and who can’t not fall in love with every ripple
of her surreptitious sense of the absurd – so fresh
with laughter! – touched with nearly negligible sighs.

This is neither solipsistic nor unwise. Wondrous things
get said in bed with human treats as fully formed
and sweet as she. Play it to the hilt, my dear: release

your talent for the balances of volupté and every
elegant, sharp, brilliant bit of evidence you have  
amassed of what you’re more than certain

is persuasive re: the wars of soul and class
in Proust. Perhaps assume a looser stance

onstage today. Love the play. Be the play.


Saturday, August 20, 2016

Papa Roams, Mama Doesn’t

A father is a father if you’re told he is.
Otherwise how would you know?
Paternity, essential to our genesis,
of course must be presumed: but how

much does it matter who its source is?
No less esteemed a patriarchal clan
than Jews refuse to recognize as Jewish
anyone whose mother wasn’t.

Papa roams, Mama doesn’t.
Fathers are a cipher: not a spiritual stamp.
From points-of-view far too innumerable
to enumerate, dads become de trop:

goods delivered – park the van. Not
that we ought not revere the man – exult
in his carnality! Be deeply glad that dads
get amorous. Their lust accounts for us.


Friday, August 19, 2016


“The answer is always yes.”

“Did you say sex?”



Thursday, August 18, 2016

(A Sigh More than an Expletive)

We could make the case that this is all a dream.
It’s certainly the way things seem. Although
we know they don’t seem like a dream to you.

Perhaps it’s not a dream, then. Who
can tell? If something’s cast a spell and we’re
the objects of its scheme, we very likely

wouldn’t know the differences between a dream –
and what? What’s the alternative? Oh fuck.
(A sigh more than an expletive.)

That’s where we get stuck.


Wednesday, August 17, 2016


Fury is a reflex when
you can’t abide your impotence –

when some unspeakable incursion
puts the lie to innocence,
betrays the heart too badly to deny.

Dare to find the agony
behind the angry eye.


Mysteries of Loving New York

I rushed eagerly just now to this laptop in the fresh wake of listening to Pete Hamill talk to Tony Guida about Frank Sinatra (about whom Hamill wrote a book, 'Why Sinatra Matters') on the CUNY TV channel because, watching it, I got a firmer grip, for that moment anyway, on why I can sort of pledge a new allegiance to New York. Pete Hamill has always seemed to me a good candidate for THE avatar of New York - he is so deeply made of it, born into & steeped in every bit of its steam, sturm und drang, glamour, alcoholic depths, deep strengths which have served his writing so well -- out of all of which seems to have arisen a sweet unforced wisdom which entirely identifies him (as he himself all but does) as "New York."
New Yorkers who were born here - and stayed - have always struck me as a troubling extended family: it's like they know 'family secrets' of some strange half-conscious kind which, since I'm not of the clan, are closed to me -- they represent a kind of barrier through which a convert, like me, has no hope of passing. I suppose I harbor a guilty bias against converts to the New York Religion, which group I've always felt includes me. We're way too zealous, often pretentious, too eager to be thought of as professing our devotion to the NYC religion more completely than, well, you do. We make a great show of "knowing." Pushy, childish, transparent: betraying our secret certainty we're inadequate to the task of 'making' this our own.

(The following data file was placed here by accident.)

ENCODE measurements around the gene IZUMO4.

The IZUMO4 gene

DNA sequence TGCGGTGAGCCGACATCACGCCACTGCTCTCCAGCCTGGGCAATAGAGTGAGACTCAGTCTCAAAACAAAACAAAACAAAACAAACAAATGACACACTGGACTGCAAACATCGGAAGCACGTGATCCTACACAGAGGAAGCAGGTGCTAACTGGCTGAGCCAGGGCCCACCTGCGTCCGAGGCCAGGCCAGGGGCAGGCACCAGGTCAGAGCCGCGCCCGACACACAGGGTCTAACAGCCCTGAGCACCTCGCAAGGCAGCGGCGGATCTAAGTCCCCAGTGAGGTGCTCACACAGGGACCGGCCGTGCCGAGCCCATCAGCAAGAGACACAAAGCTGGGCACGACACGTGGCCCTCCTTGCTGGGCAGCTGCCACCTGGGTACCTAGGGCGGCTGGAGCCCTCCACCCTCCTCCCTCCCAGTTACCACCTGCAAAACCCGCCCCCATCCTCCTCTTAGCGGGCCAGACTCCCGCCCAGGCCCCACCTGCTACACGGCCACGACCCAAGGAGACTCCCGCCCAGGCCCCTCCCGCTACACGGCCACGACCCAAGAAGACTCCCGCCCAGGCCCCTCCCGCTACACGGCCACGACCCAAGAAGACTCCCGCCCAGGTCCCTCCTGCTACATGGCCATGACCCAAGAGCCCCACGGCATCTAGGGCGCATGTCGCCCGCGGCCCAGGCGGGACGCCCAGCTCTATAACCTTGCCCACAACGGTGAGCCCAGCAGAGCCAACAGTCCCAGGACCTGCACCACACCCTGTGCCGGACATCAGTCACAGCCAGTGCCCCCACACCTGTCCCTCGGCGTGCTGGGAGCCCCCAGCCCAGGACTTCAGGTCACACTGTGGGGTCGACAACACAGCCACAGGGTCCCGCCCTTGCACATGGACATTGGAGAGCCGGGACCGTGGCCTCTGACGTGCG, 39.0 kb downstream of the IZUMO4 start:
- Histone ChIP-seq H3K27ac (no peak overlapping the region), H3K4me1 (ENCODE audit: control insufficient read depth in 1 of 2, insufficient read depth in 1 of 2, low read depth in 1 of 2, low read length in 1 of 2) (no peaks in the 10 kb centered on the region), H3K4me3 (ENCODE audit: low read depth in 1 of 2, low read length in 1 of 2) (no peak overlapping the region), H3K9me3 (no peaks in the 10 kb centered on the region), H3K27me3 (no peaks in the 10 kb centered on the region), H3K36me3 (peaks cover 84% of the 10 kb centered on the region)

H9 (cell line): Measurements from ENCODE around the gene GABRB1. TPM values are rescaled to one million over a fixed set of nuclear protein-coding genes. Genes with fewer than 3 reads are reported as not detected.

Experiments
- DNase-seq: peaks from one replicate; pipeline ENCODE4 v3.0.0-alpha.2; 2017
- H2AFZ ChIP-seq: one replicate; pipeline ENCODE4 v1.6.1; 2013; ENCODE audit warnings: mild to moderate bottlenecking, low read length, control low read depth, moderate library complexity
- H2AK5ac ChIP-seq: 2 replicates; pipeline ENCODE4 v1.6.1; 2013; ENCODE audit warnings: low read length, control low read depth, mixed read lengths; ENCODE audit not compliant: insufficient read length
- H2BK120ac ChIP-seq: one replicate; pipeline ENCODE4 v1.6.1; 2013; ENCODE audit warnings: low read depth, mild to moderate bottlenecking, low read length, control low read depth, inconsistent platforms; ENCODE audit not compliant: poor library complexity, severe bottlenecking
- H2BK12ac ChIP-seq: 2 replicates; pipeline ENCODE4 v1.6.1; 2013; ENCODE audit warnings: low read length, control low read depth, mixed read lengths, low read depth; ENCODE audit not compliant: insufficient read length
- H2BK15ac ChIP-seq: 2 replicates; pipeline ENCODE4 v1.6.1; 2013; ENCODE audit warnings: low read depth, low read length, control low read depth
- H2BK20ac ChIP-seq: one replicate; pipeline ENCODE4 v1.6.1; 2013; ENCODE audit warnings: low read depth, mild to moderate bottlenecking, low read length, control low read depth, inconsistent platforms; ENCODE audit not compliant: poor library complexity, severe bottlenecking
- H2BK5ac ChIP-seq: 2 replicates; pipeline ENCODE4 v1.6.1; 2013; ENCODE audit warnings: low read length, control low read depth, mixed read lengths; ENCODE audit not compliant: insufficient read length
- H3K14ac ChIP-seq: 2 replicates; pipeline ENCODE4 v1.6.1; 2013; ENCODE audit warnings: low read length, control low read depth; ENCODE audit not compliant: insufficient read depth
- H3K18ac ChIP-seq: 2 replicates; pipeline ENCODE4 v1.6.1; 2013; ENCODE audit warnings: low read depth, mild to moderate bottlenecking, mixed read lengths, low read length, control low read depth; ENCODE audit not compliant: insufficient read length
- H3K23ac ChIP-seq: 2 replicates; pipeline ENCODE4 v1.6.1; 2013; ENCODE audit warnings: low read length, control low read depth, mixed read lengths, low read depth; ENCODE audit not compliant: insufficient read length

But as I listened to Pete Hamill in this interview - particularly his description of the teenaged Sinatra standing at the Hoboken docks looking over to Manhattan's lights at night - having a version of what Quentin Crisp said when he first saw this city ("The moment I saw Manhattan, I WANTED it") -- it occurred to me that anything you deeply love you inevitably come to as an outsider - even if it's a place whose geography you're born into. My mother described similar feelings, sitting on the shore of Brooklyn Heights as a little girl in the 1920s looking over at New York. It was "other" than she - which was partly why she was inexorably drawn to it. And that's the secret I maybe hadn't quite cracked till just now, listening to Mr. Hamill's New York-accented voice: Nobody knows New York when he or she opens his or her eyes to it. It is unknowable. If you're drawn to it, you are almost by definition HUMBLY drawn to it -- we all, 'converts' or other, are faced with this huge mystery of a city, a mystery that never entirely reveals itself. It couldn't! It's ADDING to its unknowability every moment of its and our being here.
So we're all strangers to it - and far from that keeping us from loving it, those of us who do, it's what pokes the heart to yearn for it more. We're always both intimately in it and irremediably outside it. Can't have it, can't not have it.
pics: my bro Bob & me, 1960, in front of the New York Library; me where I am right now; Pete Hamill; my mother & her dear friend Millie in NYC 1939.
Mr. Hamill's interview below:

Tuesday, August 16, 2016

He Liked his Things to be Alive

He was an alchemist
when there were alchemists
who were deserving of the name.

He worked in malleable substances:
bread dough and mud and clay
had brought him fame.

Others conjured gold from old
abandoned medicines
or pulled the volupté of silk

out of salt hay – but he preferred
incurring births of sentient flesh
out of a mesh of all the better parts

of Earth: mulch and silt
and amber minerals comprised
the heart of his organic arts.

And he would bake them into bread,
or mould them into candlesticks,
or leave them in a cozy lump

and read to them in bed.
He liked his things to be alive.
He didn’t like them dead.